He asked them, "What were you arguing about on the way?" But they were silent, for on the way they had argued with one another who was the greatest. He sat down, called the twelve and said to them, "Whoever wants to be first must be last of all and servant of all." Then he took a little child and put it among them; and taking it in his arms, he said to them, "Whoever welcomes one such child in my name welcomes me, and whoever welcomes me welcomes not me but the one who sent me."--Mark 9: 33b-37
I love the Jesus in Mark's gospel. He has no time for any nonsense because he is a man on a mission. Either get on board now, or get out of his way!
And here, in this passage, I hear a Jesus who has no patience for petty foolishness (of which the disciples supply plenty of in this gospel story). In the opening part of this Scripture, Jesus has again told the disciples what is coming for him. There is going to be betrayl. There is going to be death. There is going to be resurrection. They don't get it, and so instead they commence into a selfish and egotistical argument with each other about who is the biggest Jesus fan. Who put on the most face paint. Who came up with the most clever slogan for their sign in the stands. Who did the best fish at the tailgate. Me. Me. Me. It's all about me.
Which is where our steel-toed sandal-wearin' Jesus steps in, kicks them in the butts, and reminds them that if you want to be the greatest, you better start washing the dirty feet of your fellow disciples after a long day of wandering about the sandy streets of First Century Palestine. This mission is not about being the number one fan. Jesus doesn't need cheerleaders; he needs people who are willing to feed the hungry, clothe naked, visit the prisoner. In other words, he wants people who aren't looking for recognition for themselves, but are willing to put their own selfish ambitions aside to help somebody else.
There's a counter-cultural message if I ever heard one!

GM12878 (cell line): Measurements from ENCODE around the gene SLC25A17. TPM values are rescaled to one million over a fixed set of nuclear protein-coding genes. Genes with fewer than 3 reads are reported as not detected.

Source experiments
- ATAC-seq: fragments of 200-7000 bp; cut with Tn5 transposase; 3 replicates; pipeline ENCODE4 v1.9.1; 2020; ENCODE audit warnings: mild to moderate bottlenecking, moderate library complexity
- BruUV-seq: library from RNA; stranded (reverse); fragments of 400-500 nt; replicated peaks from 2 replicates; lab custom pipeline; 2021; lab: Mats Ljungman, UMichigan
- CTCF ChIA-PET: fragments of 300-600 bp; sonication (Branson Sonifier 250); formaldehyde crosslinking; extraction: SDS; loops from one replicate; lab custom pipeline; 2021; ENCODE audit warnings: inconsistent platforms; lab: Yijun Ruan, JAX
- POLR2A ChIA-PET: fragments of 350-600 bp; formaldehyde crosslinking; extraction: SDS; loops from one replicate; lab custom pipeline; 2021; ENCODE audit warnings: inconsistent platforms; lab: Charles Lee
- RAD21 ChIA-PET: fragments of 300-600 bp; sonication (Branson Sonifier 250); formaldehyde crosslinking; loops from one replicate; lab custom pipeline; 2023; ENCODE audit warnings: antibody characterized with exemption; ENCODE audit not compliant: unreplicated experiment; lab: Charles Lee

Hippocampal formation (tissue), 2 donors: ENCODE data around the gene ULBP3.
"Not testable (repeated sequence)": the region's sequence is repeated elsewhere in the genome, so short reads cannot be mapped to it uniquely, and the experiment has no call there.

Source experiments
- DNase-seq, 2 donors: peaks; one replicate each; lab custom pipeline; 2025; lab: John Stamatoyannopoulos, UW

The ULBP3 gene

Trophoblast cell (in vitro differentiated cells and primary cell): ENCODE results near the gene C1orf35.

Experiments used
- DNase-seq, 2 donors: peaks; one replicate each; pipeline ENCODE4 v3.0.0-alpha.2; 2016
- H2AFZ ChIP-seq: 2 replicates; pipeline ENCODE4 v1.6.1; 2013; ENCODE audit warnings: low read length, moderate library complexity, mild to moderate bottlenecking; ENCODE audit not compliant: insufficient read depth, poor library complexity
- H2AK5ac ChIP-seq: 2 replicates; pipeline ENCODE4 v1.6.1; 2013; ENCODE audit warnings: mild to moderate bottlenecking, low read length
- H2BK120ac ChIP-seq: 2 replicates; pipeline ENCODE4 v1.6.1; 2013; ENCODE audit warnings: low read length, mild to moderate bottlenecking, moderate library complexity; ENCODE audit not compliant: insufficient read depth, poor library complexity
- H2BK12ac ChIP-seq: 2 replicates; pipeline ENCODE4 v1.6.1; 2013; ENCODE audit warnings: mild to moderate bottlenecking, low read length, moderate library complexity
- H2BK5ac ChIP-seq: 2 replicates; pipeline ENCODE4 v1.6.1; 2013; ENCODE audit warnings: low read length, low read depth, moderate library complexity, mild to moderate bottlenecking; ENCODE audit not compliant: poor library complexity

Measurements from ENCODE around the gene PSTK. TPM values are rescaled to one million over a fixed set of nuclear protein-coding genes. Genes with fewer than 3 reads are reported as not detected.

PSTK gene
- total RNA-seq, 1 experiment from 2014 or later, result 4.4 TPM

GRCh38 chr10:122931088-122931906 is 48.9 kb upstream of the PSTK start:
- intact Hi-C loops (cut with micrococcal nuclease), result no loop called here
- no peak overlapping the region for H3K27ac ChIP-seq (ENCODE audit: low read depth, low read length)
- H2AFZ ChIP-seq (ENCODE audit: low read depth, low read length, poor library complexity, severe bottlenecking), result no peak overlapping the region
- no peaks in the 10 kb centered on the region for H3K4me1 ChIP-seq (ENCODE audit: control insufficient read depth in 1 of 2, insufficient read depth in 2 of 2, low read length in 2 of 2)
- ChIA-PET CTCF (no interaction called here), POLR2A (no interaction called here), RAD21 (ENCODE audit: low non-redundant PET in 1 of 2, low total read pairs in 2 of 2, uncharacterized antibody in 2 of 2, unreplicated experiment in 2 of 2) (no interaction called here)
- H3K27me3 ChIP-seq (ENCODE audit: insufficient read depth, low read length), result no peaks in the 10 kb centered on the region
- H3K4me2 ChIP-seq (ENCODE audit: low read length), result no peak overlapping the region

It's also a message that I don't think sits well with a lot of people who still follow Jesus some 2,000+ years later. Because so often, the very things that would answer the question, "What Would Jesus Do?" would take us so far out of our comfort zones that we regularly balk at the idea. How willing are we really to consider what our personal consumption does to people in other countries? Do we not think about how when we vote on constitutional amendments to provide yet-another tax break to someone on their homestead, we will necessarily shift a greater tax burden on to other people to make up for that lost revenue? Are we willing to pay a little more to shop locally-owned or are we going to buy the cheaper stuff sold by chain stores? And most importantly, are we willing to love our selves in the same way we love our neighbor which should be a reflection of the love we show God, the God who loved us first?
I am intentionally turning the commandment about love around. I think sometimes we fall short of loving our selves. We see every flaw, every misdeed, every moment we've failed to live up to our own expectations and we see them as if they were in neon lights flashing off a billboard. With all those things stacked up as evidence that we are less-than-perfect, we turn our self-loathing outward, lashing out at other people and at God to deflect away from our own feelings of inadequecy. We cover up our self-hatred by trying to buy our way into a happier state, filling our lives with "things" and people and possessions that are supposed to make us feel better. Really they don't. And this, for me, gets back to God. God loves us. God's only true response to us is love. God loves us in our perfect imperfection. Just as Jesus tells his disciples, if you want to be first, you better prepare to be last... God doesn't expect us to be scrubbed up and looking snappy. God loves us as is. If we can internalize that, we can begin to live our lives in the knowledge and the deep-seated belief that we are loved so completely. Then, we can truly love our neighbors in the same way we love our selves.
Jesus puts a child before the disciples and tells them one must enter the kingdom of God like a child. Like a child, we come to God with no authority, no rank, but a desire to have someone hold us and care for us. Love us through and through. Again--this is counter-cultural stuff not only for the times of Jesus, but for us today. Surrendering our ambitions and ego to love? Hard stuff. But worth it.